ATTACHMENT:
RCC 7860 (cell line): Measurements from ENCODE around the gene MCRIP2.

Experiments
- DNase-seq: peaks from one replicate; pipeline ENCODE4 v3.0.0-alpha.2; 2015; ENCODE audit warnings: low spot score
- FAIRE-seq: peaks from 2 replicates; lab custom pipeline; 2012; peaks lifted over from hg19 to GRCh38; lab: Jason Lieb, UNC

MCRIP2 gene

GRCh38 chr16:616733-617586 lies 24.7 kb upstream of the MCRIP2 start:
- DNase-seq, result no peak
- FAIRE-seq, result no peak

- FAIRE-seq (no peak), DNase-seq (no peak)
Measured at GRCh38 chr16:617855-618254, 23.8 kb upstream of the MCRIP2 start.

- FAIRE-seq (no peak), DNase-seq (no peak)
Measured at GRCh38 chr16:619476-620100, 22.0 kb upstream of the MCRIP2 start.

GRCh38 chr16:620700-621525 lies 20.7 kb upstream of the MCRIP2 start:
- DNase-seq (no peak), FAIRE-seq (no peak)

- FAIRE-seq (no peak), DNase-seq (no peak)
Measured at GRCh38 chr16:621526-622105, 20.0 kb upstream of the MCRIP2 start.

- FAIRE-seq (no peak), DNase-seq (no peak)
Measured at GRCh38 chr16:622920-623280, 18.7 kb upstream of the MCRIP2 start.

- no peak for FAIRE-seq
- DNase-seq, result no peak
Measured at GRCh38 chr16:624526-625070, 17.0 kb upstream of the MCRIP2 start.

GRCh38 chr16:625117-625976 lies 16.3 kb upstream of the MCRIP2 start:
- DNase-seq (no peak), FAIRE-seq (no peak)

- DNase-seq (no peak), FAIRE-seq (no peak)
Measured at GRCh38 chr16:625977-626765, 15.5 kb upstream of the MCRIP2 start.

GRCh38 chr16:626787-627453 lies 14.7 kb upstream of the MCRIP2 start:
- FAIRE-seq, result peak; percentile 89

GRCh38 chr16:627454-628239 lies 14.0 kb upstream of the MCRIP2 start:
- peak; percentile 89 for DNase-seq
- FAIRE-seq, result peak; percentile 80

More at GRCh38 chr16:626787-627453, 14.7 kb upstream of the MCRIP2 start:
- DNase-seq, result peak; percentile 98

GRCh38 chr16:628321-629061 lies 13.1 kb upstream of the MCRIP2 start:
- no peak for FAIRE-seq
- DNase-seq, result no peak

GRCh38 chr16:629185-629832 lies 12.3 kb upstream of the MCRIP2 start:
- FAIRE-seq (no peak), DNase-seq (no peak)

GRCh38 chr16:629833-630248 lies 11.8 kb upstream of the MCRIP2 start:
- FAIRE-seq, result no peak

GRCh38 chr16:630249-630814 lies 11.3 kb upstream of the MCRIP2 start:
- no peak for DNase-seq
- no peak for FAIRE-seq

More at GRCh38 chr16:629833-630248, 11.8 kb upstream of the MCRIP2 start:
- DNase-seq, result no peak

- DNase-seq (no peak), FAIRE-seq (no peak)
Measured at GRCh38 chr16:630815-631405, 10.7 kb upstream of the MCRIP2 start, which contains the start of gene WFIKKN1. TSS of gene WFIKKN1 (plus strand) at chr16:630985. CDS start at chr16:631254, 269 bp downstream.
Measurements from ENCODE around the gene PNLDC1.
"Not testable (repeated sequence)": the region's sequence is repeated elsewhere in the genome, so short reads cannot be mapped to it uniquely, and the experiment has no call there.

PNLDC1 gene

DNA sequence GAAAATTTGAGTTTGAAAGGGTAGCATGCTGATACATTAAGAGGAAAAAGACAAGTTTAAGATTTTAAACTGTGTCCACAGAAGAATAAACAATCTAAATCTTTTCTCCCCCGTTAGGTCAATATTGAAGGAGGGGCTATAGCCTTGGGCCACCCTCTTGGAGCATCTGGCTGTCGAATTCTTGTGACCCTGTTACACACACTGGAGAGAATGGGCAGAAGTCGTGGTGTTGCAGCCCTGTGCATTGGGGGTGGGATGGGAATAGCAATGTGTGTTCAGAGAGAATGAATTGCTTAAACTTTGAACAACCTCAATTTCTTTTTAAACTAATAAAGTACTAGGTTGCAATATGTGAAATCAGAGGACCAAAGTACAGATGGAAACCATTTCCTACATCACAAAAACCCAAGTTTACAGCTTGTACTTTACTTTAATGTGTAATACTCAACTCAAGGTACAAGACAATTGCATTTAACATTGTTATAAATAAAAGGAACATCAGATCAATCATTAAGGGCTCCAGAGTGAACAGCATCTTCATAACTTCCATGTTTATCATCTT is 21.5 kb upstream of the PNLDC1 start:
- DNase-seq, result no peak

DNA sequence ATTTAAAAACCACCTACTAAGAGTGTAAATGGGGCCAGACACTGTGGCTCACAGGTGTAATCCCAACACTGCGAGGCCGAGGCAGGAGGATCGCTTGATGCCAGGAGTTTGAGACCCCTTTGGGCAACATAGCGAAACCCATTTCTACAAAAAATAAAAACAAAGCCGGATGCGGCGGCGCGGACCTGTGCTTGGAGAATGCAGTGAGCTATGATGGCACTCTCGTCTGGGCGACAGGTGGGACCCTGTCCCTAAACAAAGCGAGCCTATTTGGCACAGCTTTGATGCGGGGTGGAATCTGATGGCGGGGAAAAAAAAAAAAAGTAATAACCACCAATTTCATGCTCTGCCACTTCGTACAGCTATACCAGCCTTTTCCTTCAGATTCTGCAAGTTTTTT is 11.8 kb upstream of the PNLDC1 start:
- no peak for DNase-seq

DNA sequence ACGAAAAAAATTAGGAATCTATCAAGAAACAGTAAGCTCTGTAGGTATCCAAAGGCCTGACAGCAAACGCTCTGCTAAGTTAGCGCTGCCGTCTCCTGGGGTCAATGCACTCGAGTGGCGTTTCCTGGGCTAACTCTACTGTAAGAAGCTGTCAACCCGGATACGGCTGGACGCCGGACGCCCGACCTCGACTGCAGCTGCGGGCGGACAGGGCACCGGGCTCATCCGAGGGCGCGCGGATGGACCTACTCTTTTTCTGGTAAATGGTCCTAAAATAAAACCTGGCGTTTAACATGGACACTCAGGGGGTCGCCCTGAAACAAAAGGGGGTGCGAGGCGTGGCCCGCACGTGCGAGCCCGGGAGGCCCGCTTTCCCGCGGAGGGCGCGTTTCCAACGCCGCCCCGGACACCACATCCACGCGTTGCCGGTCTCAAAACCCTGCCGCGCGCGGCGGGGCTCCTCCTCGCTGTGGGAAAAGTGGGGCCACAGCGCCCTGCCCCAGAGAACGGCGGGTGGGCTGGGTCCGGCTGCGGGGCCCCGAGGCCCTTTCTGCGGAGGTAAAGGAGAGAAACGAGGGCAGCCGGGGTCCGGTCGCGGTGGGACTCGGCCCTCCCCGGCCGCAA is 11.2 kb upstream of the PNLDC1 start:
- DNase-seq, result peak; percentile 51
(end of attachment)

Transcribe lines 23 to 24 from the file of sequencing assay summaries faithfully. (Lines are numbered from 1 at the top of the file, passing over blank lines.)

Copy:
- DNase-seq (no peak), FAIRE-seq (no peak)

- DNase-seq (no peak), FAIRE-seq (no peak)